If cotton bowl executive vice-president Jim (Hoss) Brock had been in a Notre Dame student hangout at three o'clock one Friday morning last fall, buying drinks for anyone upright, leading choruses of the Notre Dame Victory March and passing out Cotton Bowl pins as if they were cocktail parasols, he would have called just about everyone in the place "Hoss." We know this because Hoss calls everyone "Hoss"—except the ladies, whom he calls "Doll" or "Sweet Pea" and the priests at Notre Dame, whom he is careful to call "Father."
But if you're a secular male it will usually be "Hoss," the better to buy Hoss the few seconds he may need to come up with your proper name. Don't begrudge him this idiosyncrasy, for a man who knows nearly everybody in sports can hardly be expected to remember every one of those names, at least not right quick. And just because he doesn't know your name doesn't mean he doesn't know you. "Hoss," says a longtime friend, "never meets a stranger."
Now, we're not saying that Hoss was in that particular dive at that hour doing the aforementioned things. "Don't want none of that 3 a.m. stuff in print," Hoss says, squinching his florid features into a best-in-show scowl. "I get in a lot of trouble. People read that back in Dallas and don't know what to make of it."
We're only saying that if he had been so ardently romancing the Dome after hours—if he had made himself and his green blazer so irrepressibly, round-the-clock ubiquitous throughout South Bend that the Irish had to take their magical name and Heisman Trophy winner Tim Brown to Dallas on New Year's Day—why, so much goodwill might have been generated that any pantywaist back in Big D with the slightest quibble about the way the most successful bowl scout in the business gets the job done ought to sidle on down to El Paso and try out life flogging the Sun Bowl. Just listen to Terry Anne Wallmeyer, a Notre Dame coed, speaking around 3 a.m.: "I want to go to the Cotton Bowl, because I love Jim Brock."
And what's 3 a.m., anyway? "Ain't but 2 a.m., Dallas time," Hoss points out. Or might have pointed out.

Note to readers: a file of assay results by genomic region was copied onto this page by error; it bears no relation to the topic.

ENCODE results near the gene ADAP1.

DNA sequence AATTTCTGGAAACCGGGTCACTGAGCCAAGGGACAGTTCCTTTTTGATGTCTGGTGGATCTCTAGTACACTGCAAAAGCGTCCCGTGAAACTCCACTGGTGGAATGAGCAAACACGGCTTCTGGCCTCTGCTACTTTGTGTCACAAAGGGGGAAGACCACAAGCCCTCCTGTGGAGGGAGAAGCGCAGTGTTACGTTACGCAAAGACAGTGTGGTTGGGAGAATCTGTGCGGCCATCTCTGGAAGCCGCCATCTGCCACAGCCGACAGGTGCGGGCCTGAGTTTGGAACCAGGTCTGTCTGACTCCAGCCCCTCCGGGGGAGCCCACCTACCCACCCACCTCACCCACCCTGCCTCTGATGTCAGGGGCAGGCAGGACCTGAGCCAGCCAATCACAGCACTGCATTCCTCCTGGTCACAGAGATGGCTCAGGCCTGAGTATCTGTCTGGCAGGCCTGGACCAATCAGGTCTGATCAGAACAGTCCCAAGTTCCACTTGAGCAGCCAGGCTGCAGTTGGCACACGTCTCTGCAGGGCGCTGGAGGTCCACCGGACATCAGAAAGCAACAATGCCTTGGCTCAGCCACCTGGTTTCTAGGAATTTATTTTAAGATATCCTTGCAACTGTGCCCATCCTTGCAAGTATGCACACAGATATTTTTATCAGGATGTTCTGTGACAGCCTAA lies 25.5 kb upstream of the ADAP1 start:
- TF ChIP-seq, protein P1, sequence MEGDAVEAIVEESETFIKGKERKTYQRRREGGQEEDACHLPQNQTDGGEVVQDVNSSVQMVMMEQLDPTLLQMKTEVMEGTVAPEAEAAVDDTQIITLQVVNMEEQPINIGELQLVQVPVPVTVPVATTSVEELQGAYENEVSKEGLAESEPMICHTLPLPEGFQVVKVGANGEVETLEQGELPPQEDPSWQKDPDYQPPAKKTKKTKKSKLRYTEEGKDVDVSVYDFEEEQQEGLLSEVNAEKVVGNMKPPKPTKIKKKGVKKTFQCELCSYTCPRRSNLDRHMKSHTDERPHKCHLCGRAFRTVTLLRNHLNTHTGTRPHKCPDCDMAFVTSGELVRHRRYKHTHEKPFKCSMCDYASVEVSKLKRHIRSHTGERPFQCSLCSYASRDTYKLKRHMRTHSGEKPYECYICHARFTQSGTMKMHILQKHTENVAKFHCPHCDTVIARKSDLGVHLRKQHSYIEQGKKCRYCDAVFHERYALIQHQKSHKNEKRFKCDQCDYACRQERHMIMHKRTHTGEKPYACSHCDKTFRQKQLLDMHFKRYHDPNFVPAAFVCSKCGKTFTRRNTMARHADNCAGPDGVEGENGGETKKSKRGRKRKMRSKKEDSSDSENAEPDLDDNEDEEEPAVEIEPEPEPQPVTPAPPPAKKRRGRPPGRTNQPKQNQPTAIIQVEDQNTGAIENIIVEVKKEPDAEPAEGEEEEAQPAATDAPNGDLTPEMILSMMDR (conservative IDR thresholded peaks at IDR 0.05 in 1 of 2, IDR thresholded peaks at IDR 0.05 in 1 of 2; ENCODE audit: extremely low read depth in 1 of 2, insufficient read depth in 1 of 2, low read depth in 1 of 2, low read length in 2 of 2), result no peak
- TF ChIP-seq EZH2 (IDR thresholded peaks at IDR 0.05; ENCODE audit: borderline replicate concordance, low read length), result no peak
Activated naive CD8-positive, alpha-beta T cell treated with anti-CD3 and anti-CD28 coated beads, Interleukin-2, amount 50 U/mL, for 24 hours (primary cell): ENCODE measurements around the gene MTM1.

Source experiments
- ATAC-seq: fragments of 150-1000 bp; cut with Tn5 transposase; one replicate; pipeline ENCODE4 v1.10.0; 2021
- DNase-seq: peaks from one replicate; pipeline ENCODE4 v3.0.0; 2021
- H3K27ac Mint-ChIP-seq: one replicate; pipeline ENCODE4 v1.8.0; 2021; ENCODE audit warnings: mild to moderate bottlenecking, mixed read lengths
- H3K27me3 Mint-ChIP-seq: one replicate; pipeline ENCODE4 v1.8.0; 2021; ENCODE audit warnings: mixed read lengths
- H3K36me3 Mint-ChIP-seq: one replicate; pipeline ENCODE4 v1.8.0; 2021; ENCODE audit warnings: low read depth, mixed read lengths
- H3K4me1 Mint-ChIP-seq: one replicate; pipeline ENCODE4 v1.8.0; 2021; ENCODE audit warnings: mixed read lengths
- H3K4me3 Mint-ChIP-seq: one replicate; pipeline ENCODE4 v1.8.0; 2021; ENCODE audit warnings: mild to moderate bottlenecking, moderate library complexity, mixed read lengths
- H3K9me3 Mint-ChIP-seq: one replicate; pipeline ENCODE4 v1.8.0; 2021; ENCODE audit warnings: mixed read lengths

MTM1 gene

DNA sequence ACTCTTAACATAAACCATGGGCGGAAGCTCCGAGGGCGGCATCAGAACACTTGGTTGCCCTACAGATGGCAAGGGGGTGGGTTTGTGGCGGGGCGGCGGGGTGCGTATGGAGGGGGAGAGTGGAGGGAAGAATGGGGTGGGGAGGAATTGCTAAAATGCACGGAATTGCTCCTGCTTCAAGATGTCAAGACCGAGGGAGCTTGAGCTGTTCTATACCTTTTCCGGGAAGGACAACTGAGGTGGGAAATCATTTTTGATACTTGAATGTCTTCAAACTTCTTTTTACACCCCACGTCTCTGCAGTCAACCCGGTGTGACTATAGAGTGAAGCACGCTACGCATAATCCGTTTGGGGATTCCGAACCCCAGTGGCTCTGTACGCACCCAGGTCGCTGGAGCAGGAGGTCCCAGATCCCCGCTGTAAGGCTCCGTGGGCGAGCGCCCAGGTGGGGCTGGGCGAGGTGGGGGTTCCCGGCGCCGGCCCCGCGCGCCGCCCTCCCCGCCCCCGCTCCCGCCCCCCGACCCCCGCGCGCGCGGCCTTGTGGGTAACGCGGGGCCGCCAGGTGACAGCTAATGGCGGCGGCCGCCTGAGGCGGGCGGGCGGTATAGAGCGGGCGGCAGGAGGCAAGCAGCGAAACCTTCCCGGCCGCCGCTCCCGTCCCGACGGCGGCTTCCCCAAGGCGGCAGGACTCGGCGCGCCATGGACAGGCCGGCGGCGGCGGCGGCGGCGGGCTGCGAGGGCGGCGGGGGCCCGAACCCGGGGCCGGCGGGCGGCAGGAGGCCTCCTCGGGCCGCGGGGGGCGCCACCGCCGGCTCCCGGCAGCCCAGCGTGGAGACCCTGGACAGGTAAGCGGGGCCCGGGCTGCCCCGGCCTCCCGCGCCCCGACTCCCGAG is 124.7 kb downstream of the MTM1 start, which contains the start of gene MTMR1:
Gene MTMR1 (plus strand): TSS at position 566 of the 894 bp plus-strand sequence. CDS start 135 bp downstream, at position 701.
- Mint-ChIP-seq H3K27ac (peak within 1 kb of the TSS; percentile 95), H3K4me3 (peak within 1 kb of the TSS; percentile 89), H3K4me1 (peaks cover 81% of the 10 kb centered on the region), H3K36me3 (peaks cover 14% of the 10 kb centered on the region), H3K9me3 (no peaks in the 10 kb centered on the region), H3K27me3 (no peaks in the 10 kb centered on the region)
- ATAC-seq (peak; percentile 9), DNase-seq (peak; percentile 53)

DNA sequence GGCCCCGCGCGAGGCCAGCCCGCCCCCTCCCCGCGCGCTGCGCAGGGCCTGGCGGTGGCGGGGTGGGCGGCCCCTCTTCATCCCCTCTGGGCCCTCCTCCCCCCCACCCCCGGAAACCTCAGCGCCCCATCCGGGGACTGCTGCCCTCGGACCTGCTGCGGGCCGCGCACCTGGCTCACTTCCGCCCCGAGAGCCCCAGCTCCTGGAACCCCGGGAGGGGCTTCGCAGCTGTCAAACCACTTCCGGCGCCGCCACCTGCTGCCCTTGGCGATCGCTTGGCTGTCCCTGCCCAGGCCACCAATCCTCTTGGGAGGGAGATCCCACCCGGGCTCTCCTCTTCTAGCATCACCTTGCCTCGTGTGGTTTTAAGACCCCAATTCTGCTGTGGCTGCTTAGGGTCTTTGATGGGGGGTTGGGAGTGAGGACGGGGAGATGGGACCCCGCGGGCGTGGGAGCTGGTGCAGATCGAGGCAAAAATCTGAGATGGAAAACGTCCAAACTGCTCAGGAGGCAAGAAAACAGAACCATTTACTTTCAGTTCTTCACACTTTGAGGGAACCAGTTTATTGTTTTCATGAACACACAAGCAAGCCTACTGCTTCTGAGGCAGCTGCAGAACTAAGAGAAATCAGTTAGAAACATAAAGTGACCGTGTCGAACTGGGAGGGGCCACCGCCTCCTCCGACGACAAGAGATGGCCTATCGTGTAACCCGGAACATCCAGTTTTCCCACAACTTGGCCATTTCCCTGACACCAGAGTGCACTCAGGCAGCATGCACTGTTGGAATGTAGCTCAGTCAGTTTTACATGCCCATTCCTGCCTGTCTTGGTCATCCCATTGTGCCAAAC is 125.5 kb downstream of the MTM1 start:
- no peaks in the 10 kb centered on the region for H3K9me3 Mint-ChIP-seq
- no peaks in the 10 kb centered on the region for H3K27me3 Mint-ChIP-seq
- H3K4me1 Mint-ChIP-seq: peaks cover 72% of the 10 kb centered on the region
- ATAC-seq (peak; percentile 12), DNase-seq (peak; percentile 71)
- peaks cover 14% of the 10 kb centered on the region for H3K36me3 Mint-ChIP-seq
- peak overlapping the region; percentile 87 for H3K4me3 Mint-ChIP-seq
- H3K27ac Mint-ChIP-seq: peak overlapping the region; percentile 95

Bowl scouts are the men who descend on college campuses across the U.S. for a couple of months during the fall, infesting press boxes and schmoozing and boozing, either to entice teams to play in their annual holiday games or, occasionally, to be enticed. The wheedling and cajoling ceases only when bowl bids are sealed and delivered—on November 19, this year. Inevitably, the scout takes on the character of the bowl he represents. The stodgy Rose Bowl, with both of its participants, the Big Ten and Pac-10 champions, preordained, is in the hands of austere elders who make the scene just to show the flag—the term "scouts" is, in their case, something of a misnomer—and who, in ESPN commentator Beano Cook's phrase, "look like waiters at the Last Supper." The genteel Sugar rests its case on hospitality, and the game's gracious, soft-spoken scouts—who usually travel in pairs—are enduring relics of the Old South. The arriviste Fiesta, with no conference tie-ins, is run by Sun Belt dealmakers flush with entrepreneurial hubris. The hoary Orange belongs to Miami's gin-and-tonic elite, while scouts from the Florida Citrus, mostly Orlando yuppies, would sooner order margaritas.
And the Cotton? "When you think of the Cotton Bowl," says Len DeLuca, director of program acquisitions for CBS, which has broadcast the game since 1957, "you think of people." Now that longtime Gator Bowl executive director George Olsen has retired, no one person is more closely identified with any single bowl game than is Hoss.
Like most other members of the bowl-scout species, Brock has several batteries-not-included blazers and a handshake that redirects blood flow. He's also outrageously outgoing, a quality he admits non-Texans grant him license to flaunt simply because he is a Texan. With apologies to the good gentlemen of the Rose Bowl, Brock is the granddaddy of them all. "Everyone knows the Hoss," says Freedom Bowl executive director Tom Starr. "If you were to pick a perfect bowl scout, you'd need a person who can talk to the student-athlete on his level, turn around and talk to college presidents, meet and talk with the coach. Then be able to converse with the media. That's Hoss."
There is no good reason why the Cotton Bowl should be staging a compelling game year after year. Dallas in January could just as well be Nome with a giant airport. The Southwest Conference, whose champion automatically claims a spot in the game, is mired in some of the most shamelessly crooked and abjectly mediocre big-time football of modern times. ( Texas A & M, the preseason Southwest favorite, which has a 4-0 conference record going into this Saturday's game with unbeaten Arkansas, was banned in September from participating in postseason play for one year for rules violations.) The New Year's Day television viewership, carved up now among seven bowls, is so soft that Brock and his colleagues decided this year to sell the Cotton's very name to Mobil Oil for an estimated $12 million.
Yet Brock continues to broker a good game. "Pullin' their horns," he calls the process of jawboning athletic directors, coaches and players to choose his bowl. Hoss has corralled three of the past four Heisman Trophy winners—Notre Dame's Brown, Bo Jackson of Auburn and Doug Flutie of Boston College—something no other bowl has ever done. And he seems to have a green phone on his desk: Telegenic Notre Dame has made three Cotton Bowl appearances since Brock took over in 1976. And last January, the SWC actually had a chance to feel good about itself when Texas A & M beat the Irish 35-10. In spite of the lopsided score, Brock, who has a vested interest in the host conference improving its gridiron fortunes, had every right to take out one of his Macanudo cigars and—he never lights up any more—chew on it.